Welcome to IT MythBusters, where we take your most cherished beliefs about IT and rake them over the coals. In this edition, we feature Jeanne Ross, director of MIT’s Center for Information Systems Research and co-author of books on enterprise architecture, governance and IT value. Enjoy.
Myth: You should strive to report to the CEO. Wrong. “In our recent research on top-performing organizations, we have not found any relationship between the CIO’s reporting structure and success,” says Ross. “There are stages in a company’s maturity when it is most important for the CIO to clean up project methodology and manage IT costs. This does not require reporting to senior management. Until your shop is in order and you are ready to be strategic, you don’t want to report to the CEO.”
Also, reporting structure can present an opportunity to influence a senior executive on his or her commitment to IT. Don’t squander it just to report to the CEO. “We see a lot of great CIOs not reporting to the CEO,” says Ross.
Myth: Most companies use governance to deliver IT value. Think again. “For most companies, governance is just a series of committees that people hide behind,” Ross says. In trying to get everyone involved, governance can become an obstacle to clear accountability. “You think people are taking responsibility for IT investments when they are not.”
Good governance also requires clarity of strategic priorities, which most companies are missing, Ross has found. “Every time the committee meets, they have to figure out what they’re trying to do all over again.” Have some honest discussions about strategy and focus before setting up committees and meetings.
Finally, good governance is about making everybody smarter about IT. “When setting up governance, most companies start with IT investments when they should start with implementation reviews,” says Ross. “Companies with the best governance are constantly assessing whether projects are realizing their business case.”
Myth: CIOs should own enterprise architecture. Not so fast. CIOs often wind up accountable for the entire enterprise architecture, despite not typically having the authority or vantage point needed to create one that provides what the organization needs. This leads to a disconnect. “When the CIO owns enterprise architecture, it’s a bad fit,” says Ross. “IT is being asked to do something the organization isn’t committed to.”
In reality, companies need to acknowledge that “architecture says everything about how the company is going to function, operate, and grow; the only person who can own that is the CEO,” says Ross. “If the CEO doesn’t accept that role, there really can be no architecture.”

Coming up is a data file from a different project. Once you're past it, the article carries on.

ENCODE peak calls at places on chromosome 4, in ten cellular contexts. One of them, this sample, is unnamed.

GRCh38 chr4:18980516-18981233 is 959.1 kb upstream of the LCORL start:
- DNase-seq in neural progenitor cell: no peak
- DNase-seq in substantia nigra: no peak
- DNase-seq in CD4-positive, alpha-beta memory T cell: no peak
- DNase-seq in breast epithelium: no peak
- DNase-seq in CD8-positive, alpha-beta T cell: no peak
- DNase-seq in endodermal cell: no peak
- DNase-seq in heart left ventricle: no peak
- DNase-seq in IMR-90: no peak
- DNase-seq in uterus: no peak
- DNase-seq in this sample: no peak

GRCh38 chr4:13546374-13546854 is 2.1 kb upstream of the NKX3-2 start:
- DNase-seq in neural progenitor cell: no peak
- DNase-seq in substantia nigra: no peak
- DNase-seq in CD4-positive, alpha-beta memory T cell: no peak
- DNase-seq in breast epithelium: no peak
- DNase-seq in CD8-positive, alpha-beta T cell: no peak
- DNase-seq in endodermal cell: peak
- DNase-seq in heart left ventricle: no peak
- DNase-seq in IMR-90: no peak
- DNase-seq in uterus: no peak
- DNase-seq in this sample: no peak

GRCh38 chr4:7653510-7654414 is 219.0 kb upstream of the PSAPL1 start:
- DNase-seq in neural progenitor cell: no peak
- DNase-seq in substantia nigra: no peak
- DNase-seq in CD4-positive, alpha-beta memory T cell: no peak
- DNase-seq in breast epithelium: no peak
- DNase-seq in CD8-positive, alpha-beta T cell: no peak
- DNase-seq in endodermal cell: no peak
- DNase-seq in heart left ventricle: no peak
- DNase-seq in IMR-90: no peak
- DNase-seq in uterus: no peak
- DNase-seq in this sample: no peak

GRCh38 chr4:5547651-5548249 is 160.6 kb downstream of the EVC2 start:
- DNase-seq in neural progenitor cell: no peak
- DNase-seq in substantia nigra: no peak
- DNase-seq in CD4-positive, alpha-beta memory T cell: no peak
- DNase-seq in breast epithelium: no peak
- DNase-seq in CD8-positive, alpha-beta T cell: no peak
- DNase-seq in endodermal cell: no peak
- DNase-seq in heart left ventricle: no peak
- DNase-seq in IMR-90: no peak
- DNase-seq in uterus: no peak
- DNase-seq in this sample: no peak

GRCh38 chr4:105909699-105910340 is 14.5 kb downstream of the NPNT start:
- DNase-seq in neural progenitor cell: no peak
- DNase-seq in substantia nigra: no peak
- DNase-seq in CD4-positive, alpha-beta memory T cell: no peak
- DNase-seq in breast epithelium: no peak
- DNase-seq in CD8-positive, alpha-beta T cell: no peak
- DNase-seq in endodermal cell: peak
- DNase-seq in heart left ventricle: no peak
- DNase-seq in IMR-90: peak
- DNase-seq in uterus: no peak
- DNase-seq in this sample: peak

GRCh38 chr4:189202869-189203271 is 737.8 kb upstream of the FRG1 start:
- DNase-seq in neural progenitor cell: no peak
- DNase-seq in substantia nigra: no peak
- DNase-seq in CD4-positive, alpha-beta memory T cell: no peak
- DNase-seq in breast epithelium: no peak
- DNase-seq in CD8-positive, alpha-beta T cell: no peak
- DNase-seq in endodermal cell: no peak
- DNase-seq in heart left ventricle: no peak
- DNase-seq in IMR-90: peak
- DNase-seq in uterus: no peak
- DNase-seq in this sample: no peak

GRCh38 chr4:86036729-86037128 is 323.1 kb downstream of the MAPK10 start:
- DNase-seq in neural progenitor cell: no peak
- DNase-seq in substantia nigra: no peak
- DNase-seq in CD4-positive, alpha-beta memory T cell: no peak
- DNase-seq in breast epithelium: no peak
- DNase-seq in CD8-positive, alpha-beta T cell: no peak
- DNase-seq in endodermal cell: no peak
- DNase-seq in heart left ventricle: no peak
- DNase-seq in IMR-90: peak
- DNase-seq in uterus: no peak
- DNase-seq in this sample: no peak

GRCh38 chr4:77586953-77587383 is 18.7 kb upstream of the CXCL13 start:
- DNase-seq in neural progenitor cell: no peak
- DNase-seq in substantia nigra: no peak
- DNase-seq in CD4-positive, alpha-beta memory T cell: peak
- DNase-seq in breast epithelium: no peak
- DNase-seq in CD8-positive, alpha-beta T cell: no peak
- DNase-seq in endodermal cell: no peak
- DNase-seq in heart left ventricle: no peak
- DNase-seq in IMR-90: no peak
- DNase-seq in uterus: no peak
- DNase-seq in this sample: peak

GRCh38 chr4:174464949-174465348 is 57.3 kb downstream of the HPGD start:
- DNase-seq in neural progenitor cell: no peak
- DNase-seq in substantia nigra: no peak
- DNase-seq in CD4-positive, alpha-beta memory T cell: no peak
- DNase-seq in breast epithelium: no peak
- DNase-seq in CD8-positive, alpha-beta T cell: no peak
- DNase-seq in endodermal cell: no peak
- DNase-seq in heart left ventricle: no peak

Myth: CIOs should align their priorities to financial goals. Incorrect. Recently, more and more IT business cases focus on short-term ROI. “We have to get past this,” says Ross. “Quarterly financial goals are destroying us. IT is about the long-term strength and agility of the business. Let somebody else worry about quarterly goals; the CIO should focus on making the company great forever.”
That doesn’t mean IT can ignore all quarterly pressure, but CIOs should discourage investment that is driven by short-term thinking. “This is UPS’s genius,” Ross says. “They understand that they need low package-delivery cost and high reliability. They use those metrics to set goals, and they build systems to operationalize their business.” CIOs must push back, she says. “If we measure IT the way we measure the last advertising campaign, we’re in trouble.”
Martha Heller is the author of the upcoming book The CIO Paradox and she is president of Heller Search Associates, a CIO and senior IT executive recruiting firm. Follow her on Twitter: @marthaheller.
Martha Heller is CEO of Heller Search Associates, an IT executive recruiting firm specializing in CIO, CTO, CISO and senior technology roles in all industries. She is the author The CIO Paradox: Battling the Contradictions of IT Leadership and Be the Business: CIOs in the New Era of IT. To join the IT career conversation, subscribe to The Heller Report.